"Amy Wall was a young lady that I killed in 1992 while driving drunk on the freeway."
Second Chance Stories
Every person has dignity and potential. But 1 in 3 Americans has a criminal record, limiting their futures. Hear from former prisoners on life after prison, and join Prison Fellowship® as we unlock brighter futures for the 70 million Americans who have repaid their debt to society.
Prison came as a relief to Kathy Davis, a homeless alcoholic and drug addict. “I didn’t know how to get out of what I was doing,” she explains. “I saw it as my way into a normal life.”
Normalcy had never been Kathy’s lot.
Though he came from a good family, Jerrid Wolflick got involved in the drug scene and developed a reputation as a troublemaker. After serving several years in prison in Oregon and Texas, he stood on the brink of freedom, frightened of what the future held.
Alone in his cell one night, Mark Downs wondered if anyone cared whether he lived or died.
The answer eventually came through a dedicated Prison Fellowship Bible study leader, who showed Mark through Scripture that Jesus loved him and would always be with him.
Amber has been volunteering for Angel Tree® for many years. She coordinates the program in her local church, purchases gifts, and delivers the gifts to families in her area. The single mother of four children admits that it’s not always easy.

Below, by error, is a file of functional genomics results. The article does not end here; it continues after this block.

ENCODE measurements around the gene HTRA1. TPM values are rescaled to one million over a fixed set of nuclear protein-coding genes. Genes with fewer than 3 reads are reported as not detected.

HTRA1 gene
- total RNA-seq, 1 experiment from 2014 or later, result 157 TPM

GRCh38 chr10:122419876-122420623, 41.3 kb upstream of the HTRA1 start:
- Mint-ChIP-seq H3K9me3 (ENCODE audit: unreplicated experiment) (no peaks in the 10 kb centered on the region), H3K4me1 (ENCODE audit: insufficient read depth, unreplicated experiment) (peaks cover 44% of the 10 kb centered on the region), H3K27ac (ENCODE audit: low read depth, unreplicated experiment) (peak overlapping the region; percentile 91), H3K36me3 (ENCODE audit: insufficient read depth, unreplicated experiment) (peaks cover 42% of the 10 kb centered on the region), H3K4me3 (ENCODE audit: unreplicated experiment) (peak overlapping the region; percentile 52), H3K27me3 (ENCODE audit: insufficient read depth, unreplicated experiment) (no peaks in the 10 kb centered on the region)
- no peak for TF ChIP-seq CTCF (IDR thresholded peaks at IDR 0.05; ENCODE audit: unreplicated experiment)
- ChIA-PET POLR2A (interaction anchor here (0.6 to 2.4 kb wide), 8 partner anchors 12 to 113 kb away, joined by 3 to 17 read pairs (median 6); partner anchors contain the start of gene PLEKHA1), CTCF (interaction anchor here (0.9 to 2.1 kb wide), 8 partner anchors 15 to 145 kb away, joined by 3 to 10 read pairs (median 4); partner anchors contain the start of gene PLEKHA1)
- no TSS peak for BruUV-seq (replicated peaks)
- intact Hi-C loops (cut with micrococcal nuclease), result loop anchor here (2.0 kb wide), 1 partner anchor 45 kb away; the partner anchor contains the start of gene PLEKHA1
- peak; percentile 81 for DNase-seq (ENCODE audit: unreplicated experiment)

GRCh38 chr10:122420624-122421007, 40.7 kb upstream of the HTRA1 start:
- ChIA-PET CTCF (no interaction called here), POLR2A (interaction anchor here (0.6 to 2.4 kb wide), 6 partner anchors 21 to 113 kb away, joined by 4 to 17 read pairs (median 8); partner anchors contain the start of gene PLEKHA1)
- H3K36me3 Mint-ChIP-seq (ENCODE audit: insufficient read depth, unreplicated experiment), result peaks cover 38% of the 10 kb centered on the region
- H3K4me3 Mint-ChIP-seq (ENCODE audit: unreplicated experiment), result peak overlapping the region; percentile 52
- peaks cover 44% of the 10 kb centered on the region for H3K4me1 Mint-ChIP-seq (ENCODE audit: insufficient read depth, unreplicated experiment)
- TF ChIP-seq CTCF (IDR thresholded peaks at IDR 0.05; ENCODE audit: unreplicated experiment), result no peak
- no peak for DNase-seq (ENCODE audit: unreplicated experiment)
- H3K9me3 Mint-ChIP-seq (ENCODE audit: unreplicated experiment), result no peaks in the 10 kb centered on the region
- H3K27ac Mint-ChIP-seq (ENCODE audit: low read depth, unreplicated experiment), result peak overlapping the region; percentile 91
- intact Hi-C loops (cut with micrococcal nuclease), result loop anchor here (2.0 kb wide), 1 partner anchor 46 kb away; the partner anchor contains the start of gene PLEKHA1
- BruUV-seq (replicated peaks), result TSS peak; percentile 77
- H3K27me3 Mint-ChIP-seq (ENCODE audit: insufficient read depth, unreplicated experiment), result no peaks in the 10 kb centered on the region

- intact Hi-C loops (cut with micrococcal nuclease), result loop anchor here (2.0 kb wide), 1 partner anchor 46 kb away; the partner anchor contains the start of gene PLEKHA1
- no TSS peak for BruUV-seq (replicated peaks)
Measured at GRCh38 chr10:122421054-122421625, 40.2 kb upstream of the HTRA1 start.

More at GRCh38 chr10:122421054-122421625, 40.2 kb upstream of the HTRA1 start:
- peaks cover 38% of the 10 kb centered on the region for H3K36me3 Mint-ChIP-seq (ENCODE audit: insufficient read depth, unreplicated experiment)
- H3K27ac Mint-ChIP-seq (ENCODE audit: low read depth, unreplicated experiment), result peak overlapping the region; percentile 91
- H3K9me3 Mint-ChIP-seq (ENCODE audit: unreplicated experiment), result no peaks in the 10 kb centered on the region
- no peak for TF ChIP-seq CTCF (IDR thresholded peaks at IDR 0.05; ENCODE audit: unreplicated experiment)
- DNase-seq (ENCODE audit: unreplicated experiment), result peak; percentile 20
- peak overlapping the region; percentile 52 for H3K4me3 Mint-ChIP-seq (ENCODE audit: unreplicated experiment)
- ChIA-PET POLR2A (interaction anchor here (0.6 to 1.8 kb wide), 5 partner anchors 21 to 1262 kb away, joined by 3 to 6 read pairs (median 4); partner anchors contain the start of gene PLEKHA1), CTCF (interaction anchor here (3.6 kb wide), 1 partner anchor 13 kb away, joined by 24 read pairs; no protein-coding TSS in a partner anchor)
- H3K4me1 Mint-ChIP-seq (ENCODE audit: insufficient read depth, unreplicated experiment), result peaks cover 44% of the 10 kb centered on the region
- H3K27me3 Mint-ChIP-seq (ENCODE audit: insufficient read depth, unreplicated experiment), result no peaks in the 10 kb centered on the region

Robert* was going home—if he could figure out how. An ex-prisoner who encountered Christ behind bars, he felt led upon release to start somewhere new. He sold his possessions, scrounged up $500, and set off in a donated van with no fixed destination.
Tony Davis never thought he would appear on a panel about employing ex-offenders at an Out4Life Reentry Summit for coalition members, but he’s well-qualified.
On most days Tony, 32, works outdoors with his five-man auto maintenance crew in the sweltering heat of Sulphur, Louisiana.
Shipyard training manager Sterling Dolese was skeptical about taking part in a work-release program from a local correctional institution. The results have exceeded all expectations.
From the shipyard at Avondale, just outside of New Orleans, ring the steel-on-steel sounds of progress.
Tony Chantaca, 16, jumped from the stolen car in the wash of flashing blue lights. Mind clouded with inhalants, legs pumping against the asphalt, he ran. A policeman, hot behind him, sprang and tackled the teenager to the ground. Tony fought to pry the officer’s gun from its holster.
Ever wonder if your efforts as a volunteer really make a difference? Bruce Hood’s story should remove all doubt.
“Volunteering for Prison Fellowship brings love and encouragement to people sitting in dark jail and prison cells,” says Pastor Bruce Hood of Fresno, California.